Disney has no idea what it’s doing with ‘Mulan’Who wants to pay $30 to watch the live action Mulan remake on Disney+? No seriously, who? I’m asking, because Disney also seems pretty confused about this whole thing. And I’m fairly sure they’re just making everything up as they go along. Disney announced during its earnings call that the long-awaited Mulan would arrive on Disney+ on September 4th as a premium offering.
And yes, that means you’ll have to pay $30 on top of the $7 monthly or $70 annual Disney+ subscription fee to watch Mulan. On the face of it, the news seems baffling, especially since Disney has never mentioned the possibility of bringing additional purchases to Disney+. It also took the company several hours to clarify that you’re actually purchasing Mulan digitally, and not just renting it.
Specifically, a spokesperson said you’ll have access to the film as long you’re a Disney+ subscriber. That’s great news if you were hoping to rewatch it, but it’s definitely a strange way to handle a purchase. iTunes or Vudu don’t demand a monthly subscription for you to access films you digitally own, so I’m not sure how Disney can justify this limitation. Disney could allow Mulan to sync up with MoviesAnywhere, so it’s accessible on other services in the future. But, there’s been no suggestion that will be the case. Again, it’s like the company hasn’t fully thought out this whole plan — it’s just taking a gamble and seeing if consumers bite.
During Disney’s earnings call, CEO Bob Chapek said that it was treating this Mulan release as a one-off event, meaning the company isn’t planning to offer other upcoming films as a Disney+ purchase. But, he also said Disney would be paying close attention to how Mulan performs. If it ends up earning a ton of money and convinces people to subscribe to Disney+, you can bet the company will consider similar premium offerings for other films. After all, it needs to make up for theaters being closed during the COVID-19 pandemic and limited theme park access. Disney’s revenue basically cratered during the last quarter, which explains why it may be so willing to throw caution to the wind with Mulan.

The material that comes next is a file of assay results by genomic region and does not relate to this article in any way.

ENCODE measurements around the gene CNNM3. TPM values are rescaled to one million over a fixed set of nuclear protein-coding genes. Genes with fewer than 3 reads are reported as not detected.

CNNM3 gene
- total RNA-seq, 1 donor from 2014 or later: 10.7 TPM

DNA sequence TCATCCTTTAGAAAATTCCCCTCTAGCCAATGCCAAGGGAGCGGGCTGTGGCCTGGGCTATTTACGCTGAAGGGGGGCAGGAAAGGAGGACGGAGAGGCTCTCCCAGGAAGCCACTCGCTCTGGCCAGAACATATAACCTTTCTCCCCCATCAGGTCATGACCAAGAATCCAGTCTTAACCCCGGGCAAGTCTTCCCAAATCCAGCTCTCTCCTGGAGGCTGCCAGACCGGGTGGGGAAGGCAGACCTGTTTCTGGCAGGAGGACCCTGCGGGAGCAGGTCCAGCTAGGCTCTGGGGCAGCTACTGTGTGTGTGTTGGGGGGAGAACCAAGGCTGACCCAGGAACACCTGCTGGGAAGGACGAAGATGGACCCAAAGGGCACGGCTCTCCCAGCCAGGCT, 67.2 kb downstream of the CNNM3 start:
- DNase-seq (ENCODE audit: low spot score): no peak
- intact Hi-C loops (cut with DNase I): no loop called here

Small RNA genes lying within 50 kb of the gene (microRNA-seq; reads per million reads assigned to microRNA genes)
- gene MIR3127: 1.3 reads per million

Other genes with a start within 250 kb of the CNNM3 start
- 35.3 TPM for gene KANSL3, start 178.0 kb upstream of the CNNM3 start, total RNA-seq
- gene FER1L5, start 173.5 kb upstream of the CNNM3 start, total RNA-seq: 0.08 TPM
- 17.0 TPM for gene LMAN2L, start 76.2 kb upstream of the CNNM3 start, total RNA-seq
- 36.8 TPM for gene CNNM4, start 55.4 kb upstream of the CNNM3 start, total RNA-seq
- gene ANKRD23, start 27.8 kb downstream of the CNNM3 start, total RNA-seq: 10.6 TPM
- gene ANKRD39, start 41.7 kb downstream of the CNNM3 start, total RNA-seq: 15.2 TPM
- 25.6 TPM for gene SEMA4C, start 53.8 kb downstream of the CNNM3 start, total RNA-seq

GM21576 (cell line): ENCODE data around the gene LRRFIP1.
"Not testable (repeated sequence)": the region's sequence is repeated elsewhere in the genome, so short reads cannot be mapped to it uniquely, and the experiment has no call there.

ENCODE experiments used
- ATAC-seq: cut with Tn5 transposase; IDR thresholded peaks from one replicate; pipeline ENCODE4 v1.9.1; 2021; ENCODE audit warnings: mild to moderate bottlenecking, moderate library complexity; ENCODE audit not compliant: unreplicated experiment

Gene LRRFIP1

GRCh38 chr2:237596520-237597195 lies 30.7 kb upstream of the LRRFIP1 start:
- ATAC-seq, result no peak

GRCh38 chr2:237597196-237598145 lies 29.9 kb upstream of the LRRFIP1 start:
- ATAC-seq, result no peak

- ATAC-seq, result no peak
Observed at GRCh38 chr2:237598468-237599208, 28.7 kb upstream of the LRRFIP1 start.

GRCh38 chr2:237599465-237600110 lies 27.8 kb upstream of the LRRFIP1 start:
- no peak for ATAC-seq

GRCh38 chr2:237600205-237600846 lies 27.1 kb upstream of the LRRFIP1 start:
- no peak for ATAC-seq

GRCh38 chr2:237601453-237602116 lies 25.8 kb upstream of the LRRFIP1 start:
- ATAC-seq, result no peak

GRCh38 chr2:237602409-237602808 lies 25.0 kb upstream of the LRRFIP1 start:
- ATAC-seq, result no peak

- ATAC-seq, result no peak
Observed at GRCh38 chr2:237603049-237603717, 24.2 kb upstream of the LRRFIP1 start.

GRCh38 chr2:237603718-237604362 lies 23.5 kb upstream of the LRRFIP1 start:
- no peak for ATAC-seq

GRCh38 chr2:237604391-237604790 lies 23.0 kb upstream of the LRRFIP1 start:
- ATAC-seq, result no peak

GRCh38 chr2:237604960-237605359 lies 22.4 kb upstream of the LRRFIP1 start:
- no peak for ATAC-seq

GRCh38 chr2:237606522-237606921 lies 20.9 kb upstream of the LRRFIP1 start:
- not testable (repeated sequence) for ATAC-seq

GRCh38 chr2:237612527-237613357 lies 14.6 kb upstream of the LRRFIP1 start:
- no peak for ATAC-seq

I can understand why many people might be turned off by the idea of spending an extra $30, especially when the movie will most likely show up on Disney+’s normal lineup a few months later. That’s twice the price of an average movie ticket in a major city, and it’s unclear if you’ll get any extras or special features. But for parents with kids, Disney’s gamble is an intriguing one. A family of four would need to spend much more than $30 to get to a theater, and that’s just for tickets. That’s not including snacks and the headache of dealing with kids in a public space.
Sure, it’s not like we can even run out to a theater now, but compared to the state of the world in the before times, $30 doesn’t seem completely unreasonable. We’ve seen other studios experiment with faster VOD turnarounds during the pandemic, and those are typically $20 rentals. Spending a bit more to virtually own a movie seems worth it.
Part of the problem for Disney is that it’s been undercutting itself by making Disney+ an incredible value for subscribers. Not only do they have access to many major franchises and releases, the company dropped major films like The Rise of Skywalker early as the pandemic forced us indoors. It even released Hamilton on the service over a year early at no extra cost. As much as I’m looking forward to Mulan, I don’t think it’ll have the cultural impact of that musical. So is it really worth an extra $30?
It’s particularly baffling that Disney hasn’t even put this Mulan offering in writing at the time of this post. There’s no mention of it on the Disney+ Twitter, or any of the company’s corporate PR sites. All we have to go on is what Bob Chapek said during his earnings statements, and Disney PR’s confirmation that it would be a digital purchase. And even that was on background, so we can’t even quote the reps by name. This all feels particularly strange coming from a company known for strictly controlling corporate messaging.
Here’s the thing: I think it’s smart for Disney and other giant media firms to explore new ways to bring movies to consumers. Until a COVID-19 vaccine is widely available, we won’t be rushing back into theaters anytime soon. I’m just hoping the company has a more solid plan than it seems on the surface, especially when it comes to locking in a digital purchase to Disney+. Because if they bungle this release, it could hurt other attempts at bringing theatrical experiences into homes.
Sid Philips is a father of two and a loving husband. He currently resides in Pennsylvania and has been a fan of Disney since his parents took him there in 1980! Sid has visited multiple Disney parks around the world and loves each one!
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